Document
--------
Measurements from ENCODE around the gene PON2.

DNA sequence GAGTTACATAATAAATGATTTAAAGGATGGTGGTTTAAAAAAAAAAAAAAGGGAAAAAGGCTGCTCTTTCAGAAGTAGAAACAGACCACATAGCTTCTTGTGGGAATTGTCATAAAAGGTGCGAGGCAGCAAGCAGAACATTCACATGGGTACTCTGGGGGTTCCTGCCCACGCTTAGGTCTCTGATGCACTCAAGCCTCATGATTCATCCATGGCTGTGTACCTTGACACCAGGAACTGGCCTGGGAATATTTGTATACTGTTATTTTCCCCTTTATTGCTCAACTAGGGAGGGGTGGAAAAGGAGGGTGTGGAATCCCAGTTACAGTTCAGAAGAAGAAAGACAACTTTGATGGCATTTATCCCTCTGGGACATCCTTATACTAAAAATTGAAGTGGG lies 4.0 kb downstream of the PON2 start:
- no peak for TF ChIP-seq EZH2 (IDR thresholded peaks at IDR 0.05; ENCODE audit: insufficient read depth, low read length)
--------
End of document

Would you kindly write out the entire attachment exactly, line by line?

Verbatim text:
Measurements from ENCODE around the gene PON2.

DNA sequence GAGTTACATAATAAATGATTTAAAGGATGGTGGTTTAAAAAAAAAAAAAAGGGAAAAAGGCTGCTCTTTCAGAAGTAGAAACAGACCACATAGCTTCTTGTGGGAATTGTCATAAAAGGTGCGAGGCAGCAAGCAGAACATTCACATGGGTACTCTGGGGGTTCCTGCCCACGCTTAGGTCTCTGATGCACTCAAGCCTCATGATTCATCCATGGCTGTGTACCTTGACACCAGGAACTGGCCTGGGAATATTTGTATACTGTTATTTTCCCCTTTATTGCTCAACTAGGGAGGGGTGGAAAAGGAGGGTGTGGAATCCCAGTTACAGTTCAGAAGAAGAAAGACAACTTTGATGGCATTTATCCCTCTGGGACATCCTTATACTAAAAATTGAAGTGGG lies 4.0 kb downstream of the PON2 start:
- no peak for TF ChIP-seq EZH2 (IDR thresholded peaks at IDR 0.05; ENCODE audit: insufficient read depth, low read length)